The nonprofit Samaritan Ministries transfers money among its members to pay each household's health care costs. Benefits to members include lower monthly payments and faith-based policies, but there's no guarantee their bills will be covered. Several evangelical Christian groups are using similar approaches.
As policymakers in Washington, D.C., debate overhauling health care, several evangelical Christian groups have found a way of getting around the high cost of health insurance. Instead of paying premiums, they simply agree to pay each other's medical bills.
The groups are not regulated because unlike insurance there's no guarantee an individual's bills will be paid. That's something members take on faith.
Family To Family
James Lansberry, the vice president of Samaritan Ministries, says the concept is simple. First there's a $170 annual fee to cover Samaritan's administrative costs. His nonprofit group then compiles members' health care bills and tells its 14,000 households where to send their monthly checks.
"The money doesn't get received at our central office — it goes directly from one family to another," Lansberry says. "So each month I send my monthly share of $285 directly to another family."
That's all it costs for Lansberry, his wife and their seven children to be in the program. That's a fraction of what a typical health insurance policy would cost.
Carl Bobb of Strasburg, Colo., says he's been using Samaritan for six years, and getting his medical bills paid is relatively easy.
"When we have a payment due on something, we'll pay what the minimum is — that they'd like us to pay that day," Bobb says. "[Then] we submit it to Samaritan. And within 30 days, we get our claims processed through Samaritan, and checks start coming in from folks."
Bobb says often there's a note included with the check offering encouragement and prayers.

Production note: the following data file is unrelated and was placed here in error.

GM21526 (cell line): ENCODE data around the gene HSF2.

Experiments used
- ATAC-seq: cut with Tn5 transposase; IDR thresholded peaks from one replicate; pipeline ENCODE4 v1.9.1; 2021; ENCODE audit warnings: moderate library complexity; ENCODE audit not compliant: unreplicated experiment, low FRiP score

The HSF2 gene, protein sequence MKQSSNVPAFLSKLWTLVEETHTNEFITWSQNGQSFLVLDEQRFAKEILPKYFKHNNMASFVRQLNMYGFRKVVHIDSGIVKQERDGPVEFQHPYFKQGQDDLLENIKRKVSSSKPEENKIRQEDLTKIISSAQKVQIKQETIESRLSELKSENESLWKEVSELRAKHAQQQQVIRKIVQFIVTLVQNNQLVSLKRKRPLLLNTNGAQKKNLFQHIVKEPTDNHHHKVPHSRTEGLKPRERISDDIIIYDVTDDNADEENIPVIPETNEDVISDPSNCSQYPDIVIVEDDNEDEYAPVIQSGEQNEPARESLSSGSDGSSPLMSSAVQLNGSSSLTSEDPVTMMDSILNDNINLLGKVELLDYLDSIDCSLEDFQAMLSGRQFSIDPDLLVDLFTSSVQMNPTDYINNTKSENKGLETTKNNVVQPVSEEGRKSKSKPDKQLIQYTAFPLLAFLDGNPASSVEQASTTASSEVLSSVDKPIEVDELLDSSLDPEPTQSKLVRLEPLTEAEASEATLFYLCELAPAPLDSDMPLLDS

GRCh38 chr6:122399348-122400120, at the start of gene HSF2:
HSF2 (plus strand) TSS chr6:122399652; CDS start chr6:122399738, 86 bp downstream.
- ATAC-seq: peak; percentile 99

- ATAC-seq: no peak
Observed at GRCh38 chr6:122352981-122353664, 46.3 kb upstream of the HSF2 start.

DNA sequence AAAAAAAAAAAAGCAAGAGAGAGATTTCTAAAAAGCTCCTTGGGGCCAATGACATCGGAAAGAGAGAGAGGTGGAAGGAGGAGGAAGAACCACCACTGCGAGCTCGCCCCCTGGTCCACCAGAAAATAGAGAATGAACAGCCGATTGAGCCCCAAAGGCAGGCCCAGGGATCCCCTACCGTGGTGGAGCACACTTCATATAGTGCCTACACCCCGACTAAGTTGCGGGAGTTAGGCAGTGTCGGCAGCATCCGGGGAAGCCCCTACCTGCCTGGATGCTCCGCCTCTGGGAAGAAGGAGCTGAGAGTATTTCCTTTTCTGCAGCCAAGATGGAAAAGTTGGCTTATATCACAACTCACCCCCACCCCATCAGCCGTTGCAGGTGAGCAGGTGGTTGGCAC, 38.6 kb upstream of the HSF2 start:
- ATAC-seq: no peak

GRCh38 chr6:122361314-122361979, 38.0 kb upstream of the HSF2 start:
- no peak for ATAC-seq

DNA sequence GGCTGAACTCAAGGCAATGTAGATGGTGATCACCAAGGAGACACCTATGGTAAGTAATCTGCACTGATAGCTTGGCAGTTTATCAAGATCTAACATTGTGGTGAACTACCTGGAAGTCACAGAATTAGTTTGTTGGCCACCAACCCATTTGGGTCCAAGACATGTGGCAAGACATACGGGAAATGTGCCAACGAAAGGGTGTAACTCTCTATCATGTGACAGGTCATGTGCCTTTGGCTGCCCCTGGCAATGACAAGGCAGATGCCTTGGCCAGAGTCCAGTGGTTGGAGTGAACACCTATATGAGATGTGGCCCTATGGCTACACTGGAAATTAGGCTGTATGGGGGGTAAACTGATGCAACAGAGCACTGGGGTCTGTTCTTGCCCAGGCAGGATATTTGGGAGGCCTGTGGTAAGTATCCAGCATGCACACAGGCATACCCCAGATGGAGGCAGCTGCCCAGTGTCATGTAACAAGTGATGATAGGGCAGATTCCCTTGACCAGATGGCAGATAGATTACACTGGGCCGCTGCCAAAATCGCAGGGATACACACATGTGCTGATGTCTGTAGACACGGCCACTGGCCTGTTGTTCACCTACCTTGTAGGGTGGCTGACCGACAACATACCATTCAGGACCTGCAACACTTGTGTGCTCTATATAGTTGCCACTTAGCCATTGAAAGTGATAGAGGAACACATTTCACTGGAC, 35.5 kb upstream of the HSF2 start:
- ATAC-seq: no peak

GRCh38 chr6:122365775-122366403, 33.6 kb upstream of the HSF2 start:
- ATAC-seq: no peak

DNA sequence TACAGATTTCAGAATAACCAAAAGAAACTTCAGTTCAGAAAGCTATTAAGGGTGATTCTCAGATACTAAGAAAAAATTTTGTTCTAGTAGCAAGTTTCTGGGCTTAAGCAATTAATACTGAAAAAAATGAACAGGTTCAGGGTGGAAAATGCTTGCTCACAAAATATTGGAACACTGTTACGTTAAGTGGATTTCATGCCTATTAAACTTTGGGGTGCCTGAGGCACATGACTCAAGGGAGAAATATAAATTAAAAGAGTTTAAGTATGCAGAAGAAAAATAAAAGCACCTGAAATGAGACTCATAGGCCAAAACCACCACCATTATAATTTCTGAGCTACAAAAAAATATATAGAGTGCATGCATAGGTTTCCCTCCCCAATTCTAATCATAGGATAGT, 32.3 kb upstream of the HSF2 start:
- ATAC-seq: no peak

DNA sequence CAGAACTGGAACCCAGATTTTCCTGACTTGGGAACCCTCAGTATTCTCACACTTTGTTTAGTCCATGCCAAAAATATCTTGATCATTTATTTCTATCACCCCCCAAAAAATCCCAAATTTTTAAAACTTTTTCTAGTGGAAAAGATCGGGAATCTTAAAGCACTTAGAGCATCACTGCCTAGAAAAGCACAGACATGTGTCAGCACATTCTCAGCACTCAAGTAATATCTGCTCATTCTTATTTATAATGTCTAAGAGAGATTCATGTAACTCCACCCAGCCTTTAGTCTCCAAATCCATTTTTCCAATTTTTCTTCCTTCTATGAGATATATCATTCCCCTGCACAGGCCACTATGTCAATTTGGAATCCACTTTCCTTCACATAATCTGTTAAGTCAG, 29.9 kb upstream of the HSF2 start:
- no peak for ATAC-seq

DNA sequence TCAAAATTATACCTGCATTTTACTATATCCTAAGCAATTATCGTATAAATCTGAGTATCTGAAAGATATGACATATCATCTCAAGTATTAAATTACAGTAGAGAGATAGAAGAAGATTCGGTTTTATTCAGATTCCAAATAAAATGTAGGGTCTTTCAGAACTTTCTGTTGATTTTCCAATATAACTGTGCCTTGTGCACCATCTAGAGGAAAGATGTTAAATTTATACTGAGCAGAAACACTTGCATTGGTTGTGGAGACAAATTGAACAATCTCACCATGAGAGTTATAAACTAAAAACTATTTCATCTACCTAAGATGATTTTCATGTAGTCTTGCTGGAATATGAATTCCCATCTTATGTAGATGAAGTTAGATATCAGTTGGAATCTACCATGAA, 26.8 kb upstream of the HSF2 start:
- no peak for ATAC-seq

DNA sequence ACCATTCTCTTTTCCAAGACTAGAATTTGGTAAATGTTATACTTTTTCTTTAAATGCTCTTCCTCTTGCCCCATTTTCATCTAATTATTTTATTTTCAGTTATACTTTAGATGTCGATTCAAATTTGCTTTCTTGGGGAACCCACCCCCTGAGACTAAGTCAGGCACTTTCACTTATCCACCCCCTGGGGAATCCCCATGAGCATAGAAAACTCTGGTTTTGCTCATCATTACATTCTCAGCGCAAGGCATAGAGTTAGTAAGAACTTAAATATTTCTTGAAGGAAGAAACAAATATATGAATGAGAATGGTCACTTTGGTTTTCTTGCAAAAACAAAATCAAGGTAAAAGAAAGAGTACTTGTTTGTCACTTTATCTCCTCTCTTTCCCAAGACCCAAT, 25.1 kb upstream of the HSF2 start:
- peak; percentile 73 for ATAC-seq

Chris and Mary Miller from Oakland, Ill., recently watched a Samaritan Ministries presentation at a church outside Denver. They're self-employed farmers and are thinking about giving up their current health insurance.
"We spend about $15,000 a year on health care premiums," Chris Miller says.
In addition to the potential of saving money, Mary Miller says she likes Samaritan's promise that no money will ever be used to pay for an abortion. And she says she isn't worried about giving up the security of traditional insurance.
"Being a Christian means walking by faith. And we believe that God is ultimately in control of everything, and that things work best when you go his way," she says.
Religion is a large part of Samaritan's business model. Members need a pastor's signature just to join. And there are restrictions.
If a member contracts a sexually transmitted disease outside of marriage, Samaritan members won't pay the associated health care costs.
For the group's main program, benefits are capped at $100,000. If overall costs start to outpace the amount of money coming in, members vote to raise their monthly contributions.
Underneath everything — including the lack of government regulation — is a warning: Samaritan and other groups like it never guarantee that an individual's bills will be covered.
Pennsylvania Insurance Commissioner Joel Ario says that's something people should carefully consider before signing up. While he admires the concept of individuals helping each other, Ario says this is not like the insurance policies most people are accustomed to.
"The insurance product is a legal obligation of the insurance company, and it will be there even if the claims you have turn out to be very large in nature," Ario says.
Groups like Samaritan Ministries are keeping a close watch on health care legislation in Congress. The big question is whether they'll win an exemption from health insurance mandates for their members. Because if their members are forced to buy insurance anyway, there's little reason to contribute to Samaritan's insurance alternative, too.
Currently, the Senate-passed bill includes the exemption. The House-passed bill does not. Copyright 2010 National Public Radio. To see more, visit http://www.npr.org/.